One photograph shows a National Guardsman in fatigues outside Harborplace. Another captures a large crowd gathered outside Penn Station. A third shows young boys riding bicycles past marchers carrying signs that read "Justice 4 Freddie Carlos Gray."
The more than 12,000 images — some taken by seasoned photographers, others by ordinary people with cellphones —form one part of "Baltimore Stories: Narratives and the Life of an American City."
The yearlong project, funded by the National Endowment for the Humanities, aimed to "contextualize narratives of race," organizers said. The Dresher Center for the Humanities in the University of Maryland, Baltimore County's College of Arts, Humanities, and Social Sciences hosted the event, and the project was a collaboration among the University of Maryland's College of Arts and Humanities, Maryland Humanities, and others.
A discussion Saturday, the final event of the project, centered on how those narratives are made and disseminated by media following the death of Freddie Gray in 2015.
UMBC President Freeman Hrabowski, whose background is in math and science, spoke of the importance of stories and the willingness to listen.
"Each of us has stories," he said. "They make us who were are today."
Organizers held about 20 sessions over the past year at which Baltimoreans could discuss their stories and find ways to preserve them.
The photography collection, which has been preserved on the baltimoreuprising2015.org website, was assembled with the Maryland Historical Society.
Denise Meringolo, a history professor at UMBC who helped create the collection, said it offers images of the uprising that were not as visible in traditional media coverage, which she said focused on the violence during the rioting.
"This is from the ground up," she said. Many pictures, she said, show "incredible peaceful" scenes.
Much of Saturday's discussion focused on perceptions of the city and residents following the riots.
Gray, a 25-year-old black man, died in April 2015 after suffering a severe spinal injury in the back of a police van.
Six police officers involved in his arrest and transport were charged with offenses ranging from misconduct in office to murder. Three were acquitted, and prosecutors dropped charges against the rest.
Jessica Berman, director of UMBC's Dresher Center for the Humanities, said the program aims "to get community voices from lots of different places," and to understand the complexities of those stories.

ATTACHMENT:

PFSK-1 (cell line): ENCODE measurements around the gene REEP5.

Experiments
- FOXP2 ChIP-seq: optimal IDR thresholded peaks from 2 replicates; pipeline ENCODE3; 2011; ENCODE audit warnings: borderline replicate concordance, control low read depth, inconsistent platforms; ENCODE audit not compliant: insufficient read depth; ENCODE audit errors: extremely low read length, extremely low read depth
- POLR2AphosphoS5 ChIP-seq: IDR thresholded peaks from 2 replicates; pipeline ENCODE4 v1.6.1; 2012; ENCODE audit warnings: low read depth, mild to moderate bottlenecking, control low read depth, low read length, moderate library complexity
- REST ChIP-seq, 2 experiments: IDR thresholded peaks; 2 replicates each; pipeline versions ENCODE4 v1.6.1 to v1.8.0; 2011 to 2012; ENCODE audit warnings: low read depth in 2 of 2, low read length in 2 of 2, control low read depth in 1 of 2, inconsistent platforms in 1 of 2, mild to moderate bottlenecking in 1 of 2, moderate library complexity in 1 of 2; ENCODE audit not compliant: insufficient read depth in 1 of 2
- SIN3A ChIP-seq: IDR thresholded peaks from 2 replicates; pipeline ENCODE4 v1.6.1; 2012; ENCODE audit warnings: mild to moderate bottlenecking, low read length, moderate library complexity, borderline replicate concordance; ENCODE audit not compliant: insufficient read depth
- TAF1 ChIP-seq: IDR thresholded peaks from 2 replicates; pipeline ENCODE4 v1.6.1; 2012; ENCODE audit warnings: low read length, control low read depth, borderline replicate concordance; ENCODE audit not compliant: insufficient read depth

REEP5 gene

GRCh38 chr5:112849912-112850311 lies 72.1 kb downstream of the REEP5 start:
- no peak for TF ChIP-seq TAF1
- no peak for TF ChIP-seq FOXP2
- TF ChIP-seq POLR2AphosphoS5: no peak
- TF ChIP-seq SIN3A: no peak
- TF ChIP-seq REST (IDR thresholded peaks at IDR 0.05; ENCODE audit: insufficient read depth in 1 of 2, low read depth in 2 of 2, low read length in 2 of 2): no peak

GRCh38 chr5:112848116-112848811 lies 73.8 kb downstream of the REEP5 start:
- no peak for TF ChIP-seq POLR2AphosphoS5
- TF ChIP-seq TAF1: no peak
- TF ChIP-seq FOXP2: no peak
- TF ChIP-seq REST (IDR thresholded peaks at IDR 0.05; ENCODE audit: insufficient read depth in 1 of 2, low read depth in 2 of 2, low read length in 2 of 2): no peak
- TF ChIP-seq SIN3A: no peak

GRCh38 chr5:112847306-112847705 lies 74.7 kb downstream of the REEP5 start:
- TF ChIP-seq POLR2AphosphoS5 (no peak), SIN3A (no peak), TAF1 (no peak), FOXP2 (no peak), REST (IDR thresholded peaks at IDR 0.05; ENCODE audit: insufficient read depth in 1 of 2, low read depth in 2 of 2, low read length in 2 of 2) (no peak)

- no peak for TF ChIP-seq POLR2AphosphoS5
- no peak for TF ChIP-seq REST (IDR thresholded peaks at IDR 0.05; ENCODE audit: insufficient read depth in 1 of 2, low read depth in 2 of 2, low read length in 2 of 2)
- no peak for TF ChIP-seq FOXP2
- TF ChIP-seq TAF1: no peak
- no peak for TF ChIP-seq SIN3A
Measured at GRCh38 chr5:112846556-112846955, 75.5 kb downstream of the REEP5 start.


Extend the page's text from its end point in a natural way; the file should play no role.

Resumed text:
Looking at a variety of stories across the city, she said, allows a deeper, more nuanced understanding of the city.
Hrabowski spoke of the role that public universities play in a community. He said there must be emphasis on asking the community and listening before taking action.
"We too often assume," he said, which does not help build relationships, but makes communities less trusting of those in academics.
Mama Rashida Forman-Bey of WombWork Productions said collecting a diverse group of stories allows a more complete, broader view of the community.
Oppression has caused "a false story has been told" of the African-American community, she said. But through telling their own stories, she said, members of the community can change that narrative.
Project organizers have created a school curriculum to help students think more critically, said Phoebe Stein, the executive director of the Maryland Humanities.
Organizers are hoping to start similar projects elsewhere in the state, including Western Maryland and the Eastern Shore,
Brenda Tindal, a staff historian at the Levine Museum of the New South in Charlotte, N.C., said the program should be adopted by other cities so there can be change.
Charlotte experienced protests after a police officer shot a black man to death in September.
"There are other cities that are in desperate need to have a platform" too, Tindal said.
Editor's Note: This article has been updated from an earlier version to correct the name of the Maryland Humanities organization. The Sun regrets the error.